Themes and Meanings

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Last Updated on May 6, 2015, by eNotes Editorial. Word Count: 442

wir was affected all her life by the death and destruction she witnessed as a young woman during World War II. For her, life itself, with all its processes, attractive and otherwise, became compelling. Her poetry generally reflects an intense interest in the physical, simple acts of existence such as breathing and walking and in the everyday sights, sounds, and smells of urban streets and crowded apartment buildings. For such a poet, the scent of a deceased man’s perspiration can evoke a strong sense of his identity. wir sometimes uses breathing as a symbol of life, strength, and joy in her poems. In “I Wash the Shirt,” however, breathing, coupled with a simple task performed for the last time, evokes grief. For wir, that scent, so familiar to her from almost seven decades with her father, identifies only one body in the world. Since that body is gone, she feels she destroys a remnant of the man by washing his shirt. Breathing and perspiring are essential functions of human life and are thus tokens of continued living; the poet’s father, who no longer lives, neither breathes nor works. Only relatively odorless and inanimate paintings remain of his vision and the struggle he underwent to express it. However much these paintings reflect his love of beauty and of his homeland, they do not have the physical, animal presence his missing body once had, and the poet will never have the comfort of his presence again. In other poems, she writes about how he painted, working painstakingly and correcting himself as he went. This process, with its great self-discipline and perseverance, was the true mark of her father’s personality and feelings. It is thus her father’s process of painting rather than the paintings themselves that she loves and misses.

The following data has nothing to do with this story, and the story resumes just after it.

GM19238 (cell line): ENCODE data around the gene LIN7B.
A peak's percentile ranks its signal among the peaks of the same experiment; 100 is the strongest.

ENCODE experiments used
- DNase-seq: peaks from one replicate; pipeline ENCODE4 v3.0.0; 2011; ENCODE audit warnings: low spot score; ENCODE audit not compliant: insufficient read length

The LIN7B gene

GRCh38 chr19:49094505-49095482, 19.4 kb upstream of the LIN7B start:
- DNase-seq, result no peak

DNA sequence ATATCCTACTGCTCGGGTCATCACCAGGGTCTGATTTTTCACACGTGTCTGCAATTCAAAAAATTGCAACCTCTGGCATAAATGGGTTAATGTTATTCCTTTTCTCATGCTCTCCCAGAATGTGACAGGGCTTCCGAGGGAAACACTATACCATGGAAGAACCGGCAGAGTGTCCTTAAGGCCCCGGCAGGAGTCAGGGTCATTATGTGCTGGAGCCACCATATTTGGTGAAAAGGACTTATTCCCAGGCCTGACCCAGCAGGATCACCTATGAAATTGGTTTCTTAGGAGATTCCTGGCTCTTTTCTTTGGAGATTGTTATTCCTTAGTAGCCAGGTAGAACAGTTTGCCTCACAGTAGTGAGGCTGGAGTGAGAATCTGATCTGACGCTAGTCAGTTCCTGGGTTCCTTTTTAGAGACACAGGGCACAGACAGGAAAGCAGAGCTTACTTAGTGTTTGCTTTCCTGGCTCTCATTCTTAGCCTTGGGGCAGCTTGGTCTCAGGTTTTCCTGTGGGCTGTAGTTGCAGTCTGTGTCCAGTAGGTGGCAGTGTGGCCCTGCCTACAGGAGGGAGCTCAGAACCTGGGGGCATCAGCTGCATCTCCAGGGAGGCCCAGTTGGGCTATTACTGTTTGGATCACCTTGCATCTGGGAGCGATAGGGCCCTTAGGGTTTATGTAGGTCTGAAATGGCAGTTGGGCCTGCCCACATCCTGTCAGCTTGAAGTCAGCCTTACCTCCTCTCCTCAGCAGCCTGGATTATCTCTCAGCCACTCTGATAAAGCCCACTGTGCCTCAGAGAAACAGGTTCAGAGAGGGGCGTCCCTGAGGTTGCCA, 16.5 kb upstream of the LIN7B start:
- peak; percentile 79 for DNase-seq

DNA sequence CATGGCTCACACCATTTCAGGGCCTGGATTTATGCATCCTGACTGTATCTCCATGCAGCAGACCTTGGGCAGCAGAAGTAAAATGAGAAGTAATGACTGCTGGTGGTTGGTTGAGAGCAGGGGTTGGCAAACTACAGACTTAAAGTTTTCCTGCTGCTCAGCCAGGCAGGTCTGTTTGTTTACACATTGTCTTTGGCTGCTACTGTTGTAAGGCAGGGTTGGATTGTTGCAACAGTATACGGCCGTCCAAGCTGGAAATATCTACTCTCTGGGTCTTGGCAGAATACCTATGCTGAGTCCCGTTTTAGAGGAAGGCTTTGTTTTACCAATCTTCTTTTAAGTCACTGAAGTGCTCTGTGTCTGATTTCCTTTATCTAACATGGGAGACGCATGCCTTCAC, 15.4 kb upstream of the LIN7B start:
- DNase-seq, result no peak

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Such a theme is typical of wir’s work, and it is true to the experience of many people who lose loved ones. Those who grieve often find that mundane tasks and ordinary objects trigger the deepest feelings of sorrow. In the case of “I Wash the Shirt,” wir’s grief is caused by doing a very familiar task that she will never perform again. There will be no point to laying the shirt on top of the wood-burning stove for her father because he will not wear it to work anymore. Just as small, commonplace realizations often evoke the profoundest sadness, a short poem in everyday language suggests wir’s deep loneliness and sadness for her father and the stunning finality of death, which can make even the act of doing laundry seem like another instance of destruction and loss.

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